All wines over $25 per bottle will be vintage specific. In the case the listed vintage is out of stock, we will inform you via email for approval to go ahead.
James Suckling – A glorious and complex nose of tobacco, blackberries and hints of stones and flowers. Hints of bitter chocolate. Full-bodied, very tight and compacted. Linear backbone gives this form and tension. It has the same character on the palate as well as cayenne and other spice. Loved the 2014 but this shows more fine-grained tannins. So balanced and harmonious.
About This Wine
Made from a blend of classic Bordeaux varieties, in which Cabernet Sauvignon predominates, Almaviva is an exceptionally elegant and complex wine. Deep, intense and attractive ruby red color. The bouquet is pure and forward, revealing clean aromas of blackberries, blackcurrant and licorice, associated with subtle notes of vanilla, dark chocolate, incense and spices.
|Varietal(s)||Cabernet Sauvignon Merlot|
About Chilean Wines
Chile is a New World wine region and a significant player being the 5th largest exporter of wine in the world. While known for producing quality wines at value price points, wines from the region have also occasionally been awarded top places at international wine competitions.
The geography and climate of Chile is interesting for wine making in that there are dramatic changes from East to West and North to South. You have the Pacific Ocean running along the West coast bringing in cool ocean breezes. Along the Eastern side of the country’s border are elevated vineyards in the Andes mountain ranges; and in between the two you have warm valleys. Of course, in the North-South direction you have a major difference in latitude between the most northerly and southerly points. With a vast array of different wine growing conditions, Chile has shown that it can produce various varietals and different styles of wine.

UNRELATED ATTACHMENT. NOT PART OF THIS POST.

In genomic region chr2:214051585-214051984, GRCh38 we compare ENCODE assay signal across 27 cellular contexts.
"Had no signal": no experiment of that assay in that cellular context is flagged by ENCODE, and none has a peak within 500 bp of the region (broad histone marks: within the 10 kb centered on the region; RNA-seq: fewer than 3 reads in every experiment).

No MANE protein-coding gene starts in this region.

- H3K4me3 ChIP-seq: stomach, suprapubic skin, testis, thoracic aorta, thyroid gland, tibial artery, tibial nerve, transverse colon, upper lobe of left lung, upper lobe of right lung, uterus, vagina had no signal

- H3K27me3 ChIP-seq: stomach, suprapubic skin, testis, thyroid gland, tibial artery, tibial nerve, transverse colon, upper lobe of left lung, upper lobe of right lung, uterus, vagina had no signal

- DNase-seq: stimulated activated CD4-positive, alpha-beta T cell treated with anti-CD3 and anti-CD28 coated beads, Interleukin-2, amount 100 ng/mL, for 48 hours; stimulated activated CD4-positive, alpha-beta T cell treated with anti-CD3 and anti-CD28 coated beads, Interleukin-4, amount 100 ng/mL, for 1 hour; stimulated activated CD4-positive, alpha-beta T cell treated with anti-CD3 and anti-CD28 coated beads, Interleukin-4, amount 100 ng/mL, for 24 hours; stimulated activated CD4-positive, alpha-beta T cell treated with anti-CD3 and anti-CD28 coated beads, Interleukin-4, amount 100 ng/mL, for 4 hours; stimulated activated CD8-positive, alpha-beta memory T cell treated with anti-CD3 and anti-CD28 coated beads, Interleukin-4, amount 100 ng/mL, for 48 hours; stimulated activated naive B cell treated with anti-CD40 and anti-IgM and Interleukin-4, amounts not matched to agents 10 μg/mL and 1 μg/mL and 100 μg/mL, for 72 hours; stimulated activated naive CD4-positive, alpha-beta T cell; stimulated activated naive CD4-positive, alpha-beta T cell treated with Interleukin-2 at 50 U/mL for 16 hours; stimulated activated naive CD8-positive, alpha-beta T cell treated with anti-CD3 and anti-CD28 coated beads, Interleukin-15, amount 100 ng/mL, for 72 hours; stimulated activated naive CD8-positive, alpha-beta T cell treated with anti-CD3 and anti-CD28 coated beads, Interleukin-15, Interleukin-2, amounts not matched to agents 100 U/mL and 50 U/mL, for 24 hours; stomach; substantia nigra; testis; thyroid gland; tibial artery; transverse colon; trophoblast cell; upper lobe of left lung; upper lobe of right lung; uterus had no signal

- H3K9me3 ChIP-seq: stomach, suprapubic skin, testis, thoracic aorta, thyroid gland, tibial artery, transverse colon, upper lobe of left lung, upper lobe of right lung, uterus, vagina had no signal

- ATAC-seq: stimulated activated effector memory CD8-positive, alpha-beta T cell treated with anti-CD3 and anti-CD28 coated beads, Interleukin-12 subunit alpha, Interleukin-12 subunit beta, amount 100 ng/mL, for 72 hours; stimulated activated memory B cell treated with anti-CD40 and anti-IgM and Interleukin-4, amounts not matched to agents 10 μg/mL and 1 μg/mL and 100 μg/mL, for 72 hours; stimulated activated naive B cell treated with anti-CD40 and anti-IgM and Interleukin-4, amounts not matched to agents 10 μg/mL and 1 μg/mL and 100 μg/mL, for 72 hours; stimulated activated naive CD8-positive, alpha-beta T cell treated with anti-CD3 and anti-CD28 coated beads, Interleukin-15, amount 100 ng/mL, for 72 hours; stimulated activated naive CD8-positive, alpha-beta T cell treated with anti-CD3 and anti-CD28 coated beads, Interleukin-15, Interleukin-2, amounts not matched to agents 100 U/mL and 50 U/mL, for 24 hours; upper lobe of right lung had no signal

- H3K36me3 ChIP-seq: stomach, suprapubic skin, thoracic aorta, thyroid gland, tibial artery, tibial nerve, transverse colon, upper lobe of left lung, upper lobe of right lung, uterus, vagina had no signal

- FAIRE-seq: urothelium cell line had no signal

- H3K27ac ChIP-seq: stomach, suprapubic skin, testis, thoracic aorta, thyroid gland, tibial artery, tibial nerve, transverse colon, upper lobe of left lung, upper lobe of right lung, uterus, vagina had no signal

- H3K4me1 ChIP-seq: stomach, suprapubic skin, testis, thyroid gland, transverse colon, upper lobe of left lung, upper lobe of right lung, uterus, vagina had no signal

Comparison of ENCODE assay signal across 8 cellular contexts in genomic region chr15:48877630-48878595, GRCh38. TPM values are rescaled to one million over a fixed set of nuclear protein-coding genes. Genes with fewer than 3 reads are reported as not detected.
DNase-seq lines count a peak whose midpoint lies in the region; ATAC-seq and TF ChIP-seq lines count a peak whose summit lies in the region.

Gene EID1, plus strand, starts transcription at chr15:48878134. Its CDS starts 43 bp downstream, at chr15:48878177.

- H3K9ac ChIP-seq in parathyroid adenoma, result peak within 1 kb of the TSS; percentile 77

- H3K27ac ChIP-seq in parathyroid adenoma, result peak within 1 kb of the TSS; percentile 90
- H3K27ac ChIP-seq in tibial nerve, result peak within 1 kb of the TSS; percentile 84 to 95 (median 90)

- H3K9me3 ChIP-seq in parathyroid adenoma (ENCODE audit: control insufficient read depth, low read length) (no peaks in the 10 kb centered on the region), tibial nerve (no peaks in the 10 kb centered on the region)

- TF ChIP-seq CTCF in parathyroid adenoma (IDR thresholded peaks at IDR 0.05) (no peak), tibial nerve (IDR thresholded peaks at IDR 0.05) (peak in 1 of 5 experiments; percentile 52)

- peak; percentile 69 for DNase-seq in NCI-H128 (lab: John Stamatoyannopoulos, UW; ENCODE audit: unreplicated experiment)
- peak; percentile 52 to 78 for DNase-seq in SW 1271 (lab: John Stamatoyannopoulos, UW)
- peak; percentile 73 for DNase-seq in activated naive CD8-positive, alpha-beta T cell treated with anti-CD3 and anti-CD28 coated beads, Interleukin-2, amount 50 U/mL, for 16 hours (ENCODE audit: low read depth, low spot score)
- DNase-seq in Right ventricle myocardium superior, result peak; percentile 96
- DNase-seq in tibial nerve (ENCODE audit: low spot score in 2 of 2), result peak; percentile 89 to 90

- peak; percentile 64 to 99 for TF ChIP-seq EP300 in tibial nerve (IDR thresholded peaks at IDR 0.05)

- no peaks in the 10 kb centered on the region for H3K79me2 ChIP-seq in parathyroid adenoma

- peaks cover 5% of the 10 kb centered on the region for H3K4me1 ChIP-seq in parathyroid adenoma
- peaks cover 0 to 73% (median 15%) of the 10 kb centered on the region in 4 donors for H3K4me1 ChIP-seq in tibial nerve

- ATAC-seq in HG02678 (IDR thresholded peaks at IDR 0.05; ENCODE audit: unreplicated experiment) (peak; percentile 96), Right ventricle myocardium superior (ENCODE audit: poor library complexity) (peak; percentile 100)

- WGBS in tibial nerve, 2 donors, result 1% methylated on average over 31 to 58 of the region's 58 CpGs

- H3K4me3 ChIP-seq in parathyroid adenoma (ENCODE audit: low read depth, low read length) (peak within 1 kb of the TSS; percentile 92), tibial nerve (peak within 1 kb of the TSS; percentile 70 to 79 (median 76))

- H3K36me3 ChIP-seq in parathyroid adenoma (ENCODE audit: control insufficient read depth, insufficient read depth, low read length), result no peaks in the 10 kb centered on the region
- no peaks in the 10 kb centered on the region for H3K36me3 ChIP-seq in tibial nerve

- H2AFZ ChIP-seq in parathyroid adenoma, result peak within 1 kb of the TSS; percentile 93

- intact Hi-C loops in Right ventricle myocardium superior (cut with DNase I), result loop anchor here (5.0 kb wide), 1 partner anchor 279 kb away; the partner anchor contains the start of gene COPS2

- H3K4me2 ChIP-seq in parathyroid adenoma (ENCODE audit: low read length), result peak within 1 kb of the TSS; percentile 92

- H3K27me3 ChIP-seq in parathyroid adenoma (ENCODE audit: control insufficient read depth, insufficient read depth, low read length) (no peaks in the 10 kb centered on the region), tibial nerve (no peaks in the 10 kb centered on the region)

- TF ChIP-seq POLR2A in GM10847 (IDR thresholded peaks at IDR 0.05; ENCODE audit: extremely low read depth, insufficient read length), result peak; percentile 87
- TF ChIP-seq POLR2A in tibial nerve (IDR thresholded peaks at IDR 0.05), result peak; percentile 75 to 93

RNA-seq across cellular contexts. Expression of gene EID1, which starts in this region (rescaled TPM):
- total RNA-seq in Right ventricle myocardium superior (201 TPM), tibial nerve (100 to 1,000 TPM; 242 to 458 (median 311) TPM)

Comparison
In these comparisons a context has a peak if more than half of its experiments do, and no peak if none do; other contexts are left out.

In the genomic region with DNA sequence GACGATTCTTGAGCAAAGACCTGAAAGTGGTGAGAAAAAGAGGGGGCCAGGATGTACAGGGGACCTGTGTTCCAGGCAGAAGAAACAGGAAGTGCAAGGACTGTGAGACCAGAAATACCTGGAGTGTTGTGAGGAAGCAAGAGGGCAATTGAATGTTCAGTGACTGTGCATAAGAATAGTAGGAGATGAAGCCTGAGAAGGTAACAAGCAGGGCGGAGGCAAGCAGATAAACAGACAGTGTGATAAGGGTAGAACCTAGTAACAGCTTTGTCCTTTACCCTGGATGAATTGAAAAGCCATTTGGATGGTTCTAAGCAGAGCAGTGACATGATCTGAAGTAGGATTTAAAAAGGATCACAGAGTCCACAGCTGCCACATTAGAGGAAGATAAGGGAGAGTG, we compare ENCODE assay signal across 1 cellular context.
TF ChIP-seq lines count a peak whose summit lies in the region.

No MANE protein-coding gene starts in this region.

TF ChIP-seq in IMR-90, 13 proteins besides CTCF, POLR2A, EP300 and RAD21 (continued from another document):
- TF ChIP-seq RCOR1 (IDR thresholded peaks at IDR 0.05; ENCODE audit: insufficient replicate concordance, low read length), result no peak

In the warmer and drier areas of Chile, they make some concentrated and full-bodies reds such as Cabernet Sauvignon, Syrah and Merlot. Cooler areas will focus on Chardonnay, Pinot Noir, Riesling, and Sauvignon Blanc. Cabernet Sauvignon made in Chile is known to have softer tannins.
A rare grape, that you can’t not talk about when talking about Chilean wines is that of Carmenere. This grape originated from Bordeaux, France, and was nearly completely wiped out during the phylloxera plague of 1857. However, Carmenere was mistakenly planted as Merlot across Chile and was rediscovered in 1994. The varietal suited the conditions in Chile more so than those in France and Chile now has the world’s largest plantings of the grape at 8,800 hectares.
The natural borders of Chile have protected its vines from ever being contaminated by phylloxera louse. This means that Chilean vines don’t need to be grafted onto resistant roots like those in Europe.